Trump stormed the primaries by selling himself as a truth-telling firebrand ready to take a hard line on hot-button issues, even if it offended vast swaths of the population or many within his own party.
He embraced the image of a self-funding candidate beholden to no one and promised war against the Republican establishment and conservative elites that he blamed for running the country into the ground.
Now, as the presumptive nominee, Trump is signaling he’s more than willing to refine that image it if will help him defeat likely Democratic presidential nominee in the fall.He sought the counsel of ultimate Washington insider James Baker this week during his whirlwind trip to Washington, D.C., and held separate meetings with Senate Republicans and Speaker (R-Ohio) and his leadership team.
Trump has acknowledged the expense of the general election campaign means he might need help from donors, suggesting a willingness to fundraise ahead of November.
On policy, he’s offered a number of shifts that could improve his appeal to general election voters, or make his populist brand more attractive to the Republican establishment.
Most notably, Trump has walked back his call for “a total and complete shutdown of Muslims entering the United States.”
He’s now describing the proposal – which provoked criticism from Ryan and other Washington Republicans — as a “temporary ban” that “hasn’t been called for yet” and is only “a suggestion until we find out what’s going on.”
Trump has also expressed a new willingness to consider raising the minimum wage, and to raise taxes on the wealthy.
Trump is hardly the first candidate to shift to the center on policy after a primary fight.
And he isn’t moving too far away from his core brand, which has been a hit with GOP voters.
He still insists that he’ll build a wall along the Southern border and that Mexico will pay for it.
And on the issue of trade — which could be an effective punch against Clinton in the fall — Trump’s rhetoric against foreign governments and U.S. companies seeking shelter abroad remains as strong as ever.
At the same time, Trump is now portraying himself as a leader willing to change his views if he hears a compelling argument.
“Anything I say right now, I’m not the president,” Trump said Friday on Fox & Friends. “Everything is a suggestion. No matter what you say, it’s a suggestion.”
Trump critics see the shifts as evidence that the candidate has no core beliefs.
“He is exhibiting the same shiftiness on policy that Republican voters during the primary said they were tired of: politicians who say one thing during the campaign, and go to Washington to do another.”
But supporters of Trump say the willingness to accept campaign funds or change a position is just another reason why he is a not a typical politician. The willingness to adapt a policy, they say, just shows that Trump isn’t too locked-in to consider new ideas.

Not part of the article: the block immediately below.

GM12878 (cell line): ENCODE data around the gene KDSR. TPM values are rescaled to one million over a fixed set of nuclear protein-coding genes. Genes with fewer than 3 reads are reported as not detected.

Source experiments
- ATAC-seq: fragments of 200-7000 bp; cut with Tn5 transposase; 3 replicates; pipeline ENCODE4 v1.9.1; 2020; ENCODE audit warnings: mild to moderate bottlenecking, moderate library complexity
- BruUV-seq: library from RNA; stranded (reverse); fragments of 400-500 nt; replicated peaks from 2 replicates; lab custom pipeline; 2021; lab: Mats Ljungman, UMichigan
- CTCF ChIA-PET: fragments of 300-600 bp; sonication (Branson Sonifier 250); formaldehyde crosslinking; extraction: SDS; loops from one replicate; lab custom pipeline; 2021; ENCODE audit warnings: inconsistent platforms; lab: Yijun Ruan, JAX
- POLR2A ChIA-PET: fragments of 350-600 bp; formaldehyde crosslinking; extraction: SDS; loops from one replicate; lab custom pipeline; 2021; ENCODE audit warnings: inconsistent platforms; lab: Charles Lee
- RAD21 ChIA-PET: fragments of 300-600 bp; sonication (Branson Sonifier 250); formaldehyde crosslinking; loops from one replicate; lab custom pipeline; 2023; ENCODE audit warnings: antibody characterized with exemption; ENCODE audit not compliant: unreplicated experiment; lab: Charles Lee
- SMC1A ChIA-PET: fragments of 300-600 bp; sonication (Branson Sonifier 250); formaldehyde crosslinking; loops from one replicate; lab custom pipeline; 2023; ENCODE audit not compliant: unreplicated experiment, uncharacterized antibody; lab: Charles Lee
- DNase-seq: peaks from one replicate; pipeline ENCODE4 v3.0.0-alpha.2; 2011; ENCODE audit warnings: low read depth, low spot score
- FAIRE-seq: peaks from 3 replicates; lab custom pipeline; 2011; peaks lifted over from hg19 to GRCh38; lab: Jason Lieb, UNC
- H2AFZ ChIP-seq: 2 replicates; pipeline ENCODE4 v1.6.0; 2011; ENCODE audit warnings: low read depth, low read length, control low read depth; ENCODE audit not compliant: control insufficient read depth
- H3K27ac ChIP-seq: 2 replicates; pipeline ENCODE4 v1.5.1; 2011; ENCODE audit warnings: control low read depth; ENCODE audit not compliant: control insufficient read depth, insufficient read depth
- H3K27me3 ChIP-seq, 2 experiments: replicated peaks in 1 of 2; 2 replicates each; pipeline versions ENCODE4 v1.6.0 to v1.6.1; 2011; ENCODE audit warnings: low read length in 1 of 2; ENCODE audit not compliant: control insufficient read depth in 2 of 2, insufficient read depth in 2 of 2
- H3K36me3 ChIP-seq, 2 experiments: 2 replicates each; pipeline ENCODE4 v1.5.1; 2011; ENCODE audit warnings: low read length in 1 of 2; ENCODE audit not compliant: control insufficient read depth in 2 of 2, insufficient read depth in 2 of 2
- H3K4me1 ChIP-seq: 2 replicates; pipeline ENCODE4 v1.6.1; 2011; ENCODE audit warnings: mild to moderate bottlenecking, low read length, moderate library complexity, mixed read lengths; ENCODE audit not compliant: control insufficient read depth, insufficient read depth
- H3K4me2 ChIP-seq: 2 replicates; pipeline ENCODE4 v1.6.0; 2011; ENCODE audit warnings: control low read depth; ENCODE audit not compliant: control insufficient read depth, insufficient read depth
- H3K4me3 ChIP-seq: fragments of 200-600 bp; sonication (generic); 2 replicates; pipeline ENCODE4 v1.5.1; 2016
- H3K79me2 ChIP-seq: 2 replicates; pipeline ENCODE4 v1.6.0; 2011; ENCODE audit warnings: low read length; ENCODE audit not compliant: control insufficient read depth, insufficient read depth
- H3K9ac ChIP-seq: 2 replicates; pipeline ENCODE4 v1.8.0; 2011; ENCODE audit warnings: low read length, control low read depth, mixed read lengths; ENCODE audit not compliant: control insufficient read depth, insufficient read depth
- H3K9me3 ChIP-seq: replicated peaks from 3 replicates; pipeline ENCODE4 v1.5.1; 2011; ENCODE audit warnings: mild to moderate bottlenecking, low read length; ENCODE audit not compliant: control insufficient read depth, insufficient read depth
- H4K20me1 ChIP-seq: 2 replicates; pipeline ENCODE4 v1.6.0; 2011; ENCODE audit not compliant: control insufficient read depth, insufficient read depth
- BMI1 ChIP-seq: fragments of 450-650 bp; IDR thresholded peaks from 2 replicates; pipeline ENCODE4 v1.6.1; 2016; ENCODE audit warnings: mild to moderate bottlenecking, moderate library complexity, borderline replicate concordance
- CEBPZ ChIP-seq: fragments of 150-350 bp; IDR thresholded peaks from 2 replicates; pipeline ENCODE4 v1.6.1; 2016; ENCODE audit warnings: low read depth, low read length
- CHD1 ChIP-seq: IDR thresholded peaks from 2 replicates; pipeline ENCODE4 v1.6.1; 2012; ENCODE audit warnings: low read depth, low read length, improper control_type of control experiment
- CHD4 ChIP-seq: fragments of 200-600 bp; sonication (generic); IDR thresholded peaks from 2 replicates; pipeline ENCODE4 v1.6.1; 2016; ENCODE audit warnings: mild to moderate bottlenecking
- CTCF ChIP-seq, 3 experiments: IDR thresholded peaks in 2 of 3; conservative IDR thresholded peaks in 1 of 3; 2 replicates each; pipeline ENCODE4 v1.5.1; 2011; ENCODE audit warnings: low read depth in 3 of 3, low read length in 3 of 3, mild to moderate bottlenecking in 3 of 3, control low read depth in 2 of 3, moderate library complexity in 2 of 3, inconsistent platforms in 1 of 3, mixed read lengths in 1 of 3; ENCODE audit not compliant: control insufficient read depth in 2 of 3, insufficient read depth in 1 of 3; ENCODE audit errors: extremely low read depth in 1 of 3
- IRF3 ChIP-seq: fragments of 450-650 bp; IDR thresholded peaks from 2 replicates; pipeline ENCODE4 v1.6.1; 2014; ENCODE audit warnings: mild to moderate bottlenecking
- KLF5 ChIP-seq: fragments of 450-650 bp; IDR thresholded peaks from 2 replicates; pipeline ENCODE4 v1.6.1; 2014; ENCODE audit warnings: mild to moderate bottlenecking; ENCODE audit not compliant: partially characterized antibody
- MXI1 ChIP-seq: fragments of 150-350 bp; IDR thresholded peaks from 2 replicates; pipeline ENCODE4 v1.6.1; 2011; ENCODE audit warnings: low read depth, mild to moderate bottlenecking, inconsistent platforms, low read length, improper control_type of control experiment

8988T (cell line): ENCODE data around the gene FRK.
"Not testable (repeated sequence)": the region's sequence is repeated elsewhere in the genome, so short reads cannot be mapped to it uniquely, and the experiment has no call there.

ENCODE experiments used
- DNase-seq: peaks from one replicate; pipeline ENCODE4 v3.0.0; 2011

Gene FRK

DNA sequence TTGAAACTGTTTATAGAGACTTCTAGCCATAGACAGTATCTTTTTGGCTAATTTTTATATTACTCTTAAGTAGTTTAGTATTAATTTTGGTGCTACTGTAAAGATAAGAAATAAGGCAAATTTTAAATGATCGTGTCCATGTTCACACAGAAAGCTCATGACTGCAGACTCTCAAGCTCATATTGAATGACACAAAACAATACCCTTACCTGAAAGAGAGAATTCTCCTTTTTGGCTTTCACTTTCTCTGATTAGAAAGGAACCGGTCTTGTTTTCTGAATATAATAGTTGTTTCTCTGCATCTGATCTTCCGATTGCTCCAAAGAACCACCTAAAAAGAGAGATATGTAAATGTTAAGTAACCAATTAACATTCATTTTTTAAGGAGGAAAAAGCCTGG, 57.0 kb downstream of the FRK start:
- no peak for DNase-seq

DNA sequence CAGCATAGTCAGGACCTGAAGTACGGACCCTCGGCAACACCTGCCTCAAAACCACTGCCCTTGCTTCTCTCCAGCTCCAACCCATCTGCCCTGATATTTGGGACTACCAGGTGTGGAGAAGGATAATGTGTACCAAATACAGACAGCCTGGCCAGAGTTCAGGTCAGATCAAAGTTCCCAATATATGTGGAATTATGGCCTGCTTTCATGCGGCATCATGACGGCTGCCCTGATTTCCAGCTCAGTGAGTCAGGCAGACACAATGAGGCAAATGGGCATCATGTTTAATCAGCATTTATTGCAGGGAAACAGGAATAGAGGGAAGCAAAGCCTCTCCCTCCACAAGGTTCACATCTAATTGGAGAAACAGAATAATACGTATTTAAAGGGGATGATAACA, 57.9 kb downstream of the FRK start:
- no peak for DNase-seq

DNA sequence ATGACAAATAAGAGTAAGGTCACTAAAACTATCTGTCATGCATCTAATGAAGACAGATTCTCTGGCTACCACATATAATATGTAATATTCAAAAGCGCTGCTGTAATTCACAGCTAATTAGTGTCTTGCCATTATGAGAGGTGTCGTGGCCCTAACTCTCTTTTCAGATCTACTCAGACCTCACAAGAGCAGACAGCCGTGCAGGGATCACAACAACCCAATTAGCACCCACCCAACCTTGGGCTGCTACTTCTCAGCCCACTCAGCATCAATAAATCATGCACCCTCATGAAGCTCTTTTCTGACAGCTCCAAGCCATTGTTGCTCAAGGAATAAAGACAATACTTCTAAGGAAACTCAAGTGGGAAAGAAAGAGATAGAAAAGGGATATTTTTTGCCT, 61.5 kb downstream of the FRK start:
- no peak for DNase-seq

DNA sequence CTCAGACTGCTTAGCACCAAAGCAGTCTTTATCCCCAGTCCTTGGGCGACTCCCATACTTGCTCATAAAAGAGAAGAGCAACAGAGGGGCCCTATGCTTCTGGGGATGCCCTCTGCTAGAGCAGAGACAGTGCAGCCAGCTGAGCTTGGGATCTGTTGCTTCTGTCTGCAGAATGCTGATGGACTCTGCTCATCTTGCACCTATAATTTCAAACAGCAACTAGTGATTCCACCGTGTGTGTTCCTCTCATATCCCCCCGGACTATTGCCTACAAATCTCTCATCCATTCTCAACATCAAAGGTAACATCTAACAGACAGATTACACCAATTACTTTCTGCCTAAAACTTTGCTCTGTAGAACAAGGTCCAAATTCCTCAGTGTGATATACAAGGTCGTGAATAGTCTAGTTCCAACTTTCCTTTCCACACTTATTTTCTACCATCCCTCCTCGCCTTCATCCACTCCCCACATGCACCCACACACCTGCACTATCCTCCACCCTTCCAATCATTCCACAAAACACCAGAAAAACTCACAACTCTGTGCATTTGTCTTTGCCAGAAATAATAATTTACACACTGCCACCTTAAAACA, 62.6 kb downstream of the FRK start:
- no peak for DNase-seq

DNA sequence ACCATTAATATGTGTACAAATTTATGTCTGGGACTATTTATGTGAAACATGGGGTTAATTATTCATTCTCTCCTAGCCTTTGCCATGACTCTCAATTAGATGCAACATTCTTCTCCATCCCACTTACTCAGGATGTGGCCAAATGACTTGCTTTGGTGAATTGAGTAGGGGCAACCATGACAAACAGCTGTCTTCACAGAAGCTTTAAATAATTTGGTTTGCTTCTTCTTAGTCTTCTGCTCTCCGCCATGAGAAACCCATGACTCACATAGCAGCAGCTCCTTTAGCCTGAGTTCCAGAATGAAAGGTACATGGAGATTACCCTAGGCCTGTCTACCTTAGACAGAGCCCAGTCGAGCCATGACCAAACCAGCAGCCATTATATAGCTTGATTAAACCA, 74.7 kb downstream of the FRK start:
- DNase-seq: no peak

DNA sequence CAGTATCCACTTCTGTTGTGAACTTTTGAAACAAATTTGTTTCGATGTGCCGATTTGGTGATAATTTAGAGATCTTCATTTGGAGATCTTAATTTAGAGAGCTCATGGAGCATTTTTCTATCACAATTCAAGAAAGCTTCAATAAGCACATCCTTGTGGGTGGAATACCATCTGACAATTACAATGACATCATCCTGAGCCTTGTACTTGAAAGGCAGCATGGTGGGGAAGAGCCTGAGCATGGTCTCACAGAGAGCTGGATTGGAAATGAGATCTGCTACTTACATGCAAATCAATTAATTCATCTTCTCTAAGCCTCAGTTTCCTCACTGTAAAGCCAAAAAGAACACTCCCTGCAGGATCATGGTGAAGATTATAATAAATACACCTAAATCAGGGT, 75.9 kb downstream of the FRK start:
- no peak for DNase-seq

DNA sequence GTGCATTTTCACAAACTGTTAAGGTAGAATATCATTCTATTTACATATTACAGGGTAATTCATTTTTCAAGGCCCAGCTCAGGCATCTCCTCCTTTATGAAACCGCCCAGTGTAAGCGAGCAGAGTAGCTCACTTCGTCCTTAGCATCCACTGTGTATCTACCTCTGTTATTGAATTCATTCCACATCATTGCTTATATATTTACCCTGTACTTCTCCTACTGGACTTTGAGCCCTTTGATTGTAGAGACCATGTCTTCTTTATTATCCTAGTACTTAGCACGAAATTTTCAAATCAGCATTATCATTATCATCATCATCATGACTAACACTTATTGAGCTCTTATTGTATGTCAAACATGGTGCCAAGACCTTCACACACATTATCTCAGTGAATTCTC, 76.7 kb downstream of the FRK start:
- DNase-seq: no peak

“Part of any negotiation is a willingness to consider new ideas, and anyone who has spent any amount of time with him has said he listens and considers what they have to say,” said former Reagan administration official Jeffrey Lord, who is a Trump supporter.
“It’s not going to chase any of his supporters away. His supporters still trust him to shake-up the system. They just recognize that like anyone, he’ll have to negotiate in some instances to get there.”
Trump’s refinement of his image goes beyond policy.
The brash billionaire showed off a different side to his personality during closed-door meetings with lawmakers, many of who suggested they were charmed by the brash billionaire.
Lawmakers interviewed by The Hill said Trump, who is known for his swagger and bravado, was polite, professional, deferential, and willing to listen to their concerns about his candidacy. Ryan described him as “warm and genuine.”
Many Republicans were encouraged by the about-face and see a candidate who is sanding away the rough edges as he seeks to broaden his appeal.
At the same time, by the end of the week Trump was dealing with a controversy over whether he had at one time falsely pretended to be his own publicist in a call to a reporter.
The tabloid-era Trump story shows his brand isn’t going to change that much — and probably that Trumps knows it can’t.
Still, the tweaks in tone and policy are intended to draw more people to the Trump brand, something most political observers think the businessman must do if he is to win in November.
“Everyone knew his positions would require some fine-tuning,” said Republican strategist Ford O’Connell. “As long as Trump remains true to the spirit of what got him here, his personality is too big and mastery of the media too strong for it to matter if some of the details changed along the way.”